Join Date: Dec 2005
Location: Philadelphia, PA
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What I'm hearing is, 4000 nits in Dynamic mode, 2000 nits in movie mode is the "spec" and then there are just the multiple realities of unit to unit variance, and even the exact settings to use on your meter, how well your light meter is calibrated, how well your light meter deals with really bright highlights, and the actual timing of that measurement since there's usually some ramp up or ramp down.
To the point where a specific number is really much less meaningful than just looking at the screen and deciding if you like what you see. This should be self-evident to anybody who likes HDR on a projector, where the highlights are just a couple hundred nits.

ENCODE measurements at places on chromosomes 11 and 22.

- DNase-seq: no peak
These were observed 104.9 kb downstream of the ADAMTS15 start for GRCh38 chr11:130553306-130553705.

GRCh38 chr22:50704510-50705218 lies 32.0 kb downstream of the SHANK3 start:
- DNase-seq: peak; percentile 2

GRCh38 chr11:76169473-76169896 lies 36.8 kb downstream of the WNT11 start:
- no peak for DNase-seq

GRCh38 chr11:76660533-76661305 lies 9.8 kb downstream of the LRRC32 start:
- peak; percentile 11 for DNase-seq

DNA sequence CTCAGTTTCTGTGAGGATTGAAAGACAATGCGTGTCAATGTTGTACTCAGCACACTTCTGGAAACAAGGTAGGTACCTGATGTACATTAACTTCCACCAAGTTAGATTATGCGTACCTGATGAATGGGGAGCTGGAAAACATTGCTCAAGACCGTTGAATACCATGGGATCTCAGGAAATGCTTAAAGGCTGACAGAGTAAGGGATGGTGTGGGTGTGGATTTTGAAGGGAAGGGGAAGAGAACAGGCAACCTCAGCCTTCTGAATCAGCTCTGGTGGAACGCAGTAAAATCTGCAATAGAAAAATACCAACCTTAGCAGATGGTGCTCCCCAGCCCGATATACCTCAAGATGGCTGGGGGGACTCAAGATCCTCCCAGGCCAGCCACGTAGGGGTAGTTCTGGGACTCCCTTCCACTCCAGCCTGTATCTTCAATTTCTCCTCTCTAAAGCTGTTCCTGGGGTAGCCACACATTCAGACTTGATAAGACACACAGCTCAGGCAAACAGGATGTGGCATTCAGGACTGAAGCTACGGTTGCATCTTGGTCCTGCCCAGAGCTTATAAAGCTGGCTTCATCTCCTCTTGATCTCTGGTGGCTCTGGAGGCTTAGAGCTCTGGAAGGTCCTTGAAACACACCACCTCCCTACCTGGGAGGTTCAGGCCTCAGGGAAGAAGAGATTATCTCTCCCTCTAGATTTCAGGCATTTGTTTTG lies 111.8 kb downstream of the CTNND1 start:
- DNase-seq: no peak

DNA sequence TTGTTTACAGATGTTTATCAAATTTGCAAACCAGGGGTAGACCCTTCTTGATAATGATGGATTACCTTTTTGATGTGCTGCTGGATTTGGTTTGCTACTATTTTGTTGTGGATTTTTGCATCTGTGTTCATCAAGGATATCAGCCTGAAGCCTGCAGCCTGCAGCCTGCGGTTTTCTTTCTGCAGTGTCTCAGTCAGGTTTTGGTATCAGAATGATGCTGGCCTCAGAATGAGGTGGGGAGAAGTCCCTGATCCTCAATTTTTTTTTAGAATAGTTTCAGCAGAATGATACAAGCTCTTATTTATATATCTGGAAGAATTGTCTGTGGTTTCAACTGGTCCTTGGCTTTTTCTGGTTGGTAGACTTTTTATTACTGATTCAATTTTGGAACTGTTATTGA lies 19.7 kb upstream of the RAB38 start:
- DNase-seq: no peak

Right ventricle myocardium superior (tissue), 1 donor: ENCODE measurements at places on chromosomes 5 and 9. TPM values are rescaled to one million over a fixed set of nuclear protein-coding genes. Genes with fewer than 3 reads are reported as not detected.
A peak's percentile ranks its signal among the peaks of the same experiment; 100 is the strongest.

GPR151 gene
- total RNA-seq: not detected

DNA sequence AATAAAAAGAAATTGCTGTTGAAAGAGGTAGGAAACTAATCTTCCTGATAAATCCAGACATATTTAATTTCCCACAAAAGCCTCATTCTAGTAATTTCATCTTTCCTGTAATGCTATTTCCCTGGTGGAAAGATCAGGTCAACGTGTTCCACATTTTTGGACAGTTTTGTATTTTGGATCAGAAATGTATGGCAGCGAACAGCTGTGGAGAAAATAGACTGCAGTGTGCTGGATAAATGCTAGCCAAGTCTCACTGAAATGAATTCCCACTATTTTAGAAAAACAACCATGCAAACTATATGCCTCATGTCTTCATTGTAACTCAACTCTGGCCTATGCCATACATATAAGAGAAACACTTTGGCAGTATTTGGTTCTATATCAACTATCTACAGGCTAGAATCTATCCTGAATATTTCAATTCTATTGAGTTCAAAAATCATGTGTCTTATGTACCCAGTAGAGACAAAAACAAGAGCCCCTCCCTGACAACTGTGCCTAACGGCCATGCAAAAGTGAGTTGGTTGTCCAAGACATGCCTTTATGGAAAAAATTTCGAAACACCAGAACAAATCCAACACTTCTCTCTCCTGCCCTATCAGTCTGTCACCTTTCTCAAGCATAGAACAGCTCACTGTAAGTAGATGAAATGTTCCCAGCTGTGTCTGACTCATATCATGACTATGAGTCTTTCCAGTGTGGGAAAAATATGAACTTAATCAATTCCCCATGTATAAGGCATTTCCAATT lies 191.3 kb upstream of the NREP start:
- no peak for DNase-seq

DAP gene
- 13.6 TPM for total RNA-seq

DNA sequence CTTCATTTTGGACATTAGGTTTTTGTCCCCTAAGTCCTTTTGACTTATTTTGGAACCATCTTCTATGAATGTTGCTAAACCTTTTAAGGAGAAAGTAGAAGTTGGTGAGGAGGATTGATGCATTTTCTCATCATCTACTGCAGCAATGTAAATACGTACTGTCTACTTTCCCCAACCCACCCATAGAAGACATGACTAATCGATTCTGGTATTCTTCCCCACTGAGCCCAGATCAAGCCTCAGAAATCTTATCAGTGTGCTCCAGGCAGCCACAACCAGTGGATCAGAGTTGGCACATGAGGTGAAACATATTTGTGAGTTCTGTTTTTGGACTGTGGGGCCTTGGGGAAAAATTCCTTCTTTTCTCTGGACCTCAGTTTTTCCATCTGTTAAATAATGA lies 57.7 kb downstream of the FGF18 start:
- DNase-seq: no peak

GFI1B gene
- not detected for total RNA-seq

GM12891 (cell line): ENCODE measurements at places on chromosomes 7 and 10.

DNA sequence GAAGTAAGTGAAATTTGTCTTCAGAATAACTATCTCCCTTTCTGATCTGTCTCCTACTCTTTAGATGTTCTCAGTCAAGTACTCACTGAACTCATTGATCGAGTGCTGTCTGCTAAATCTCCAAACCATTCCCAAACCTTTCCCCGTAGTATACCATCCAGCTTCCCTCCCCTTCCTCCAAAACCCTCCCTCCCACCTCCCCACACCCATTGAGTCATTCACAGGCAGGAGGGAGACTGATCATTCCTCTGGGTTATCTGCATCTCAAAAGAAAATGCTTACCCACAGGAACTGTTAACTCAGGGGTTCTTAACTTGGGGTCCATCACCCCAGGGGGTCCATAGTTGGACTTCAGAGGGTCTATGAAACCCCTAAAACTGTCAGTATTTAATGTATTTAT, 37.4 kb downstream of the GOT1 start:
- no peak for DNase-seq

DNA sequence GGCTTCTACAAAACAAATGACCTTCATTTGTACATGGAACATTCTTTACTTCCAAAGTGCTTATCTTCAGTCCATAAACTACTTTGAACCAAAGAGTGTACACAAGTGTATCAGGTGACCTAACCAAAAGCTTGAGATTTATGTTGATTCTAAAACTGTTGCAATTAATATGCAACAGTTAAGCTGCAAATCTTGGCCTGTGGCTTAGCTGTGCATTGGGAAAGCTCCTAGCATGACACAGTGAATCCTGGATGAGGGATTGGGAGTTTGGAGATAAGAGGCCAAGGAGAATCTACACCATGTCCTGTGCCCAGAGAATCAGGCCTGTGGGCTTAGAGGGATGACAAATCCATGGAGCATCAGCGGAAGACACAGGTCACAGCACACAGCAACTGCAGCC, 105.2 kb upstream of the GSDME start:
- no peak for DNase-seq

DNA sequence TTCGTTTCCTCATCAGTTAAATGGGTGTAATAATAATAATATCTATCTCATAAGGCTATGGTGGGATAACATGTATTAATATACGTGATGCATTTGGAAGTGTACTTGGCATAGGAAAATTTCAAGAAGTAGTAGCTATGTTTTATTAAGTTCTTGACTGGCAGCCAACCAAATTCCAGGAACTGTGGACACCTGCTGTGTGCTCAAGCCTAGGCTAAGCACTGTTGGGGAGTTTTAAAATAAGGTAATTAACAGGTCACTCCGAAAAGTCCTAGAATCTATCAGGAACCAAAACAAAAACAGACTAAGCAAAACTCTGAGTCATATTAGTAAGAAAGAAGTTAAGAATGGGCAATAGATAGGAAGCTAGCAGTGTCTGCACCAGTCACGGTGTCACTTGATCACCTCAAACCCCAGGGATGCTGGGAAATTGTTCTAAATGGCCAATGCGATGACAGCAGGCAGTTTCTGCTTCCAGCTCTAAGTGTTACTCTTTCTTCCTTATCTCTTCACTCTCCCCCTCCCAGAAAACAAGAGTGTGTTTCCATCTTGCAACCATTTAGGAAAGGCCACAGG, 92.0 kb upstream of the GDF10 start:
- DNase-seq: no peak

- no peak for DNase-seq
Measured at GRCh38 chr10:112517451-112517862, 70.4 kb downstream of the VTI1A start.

Okay great, this TV can get super bright. That's a fact, but it's a capability that would be a mistake to focus on, as compared to what it's able to do in terms of image processing and what picture quality is like in general, as opposed to what a blown-out square in the middle of the screen measures when in Dynamic mode.
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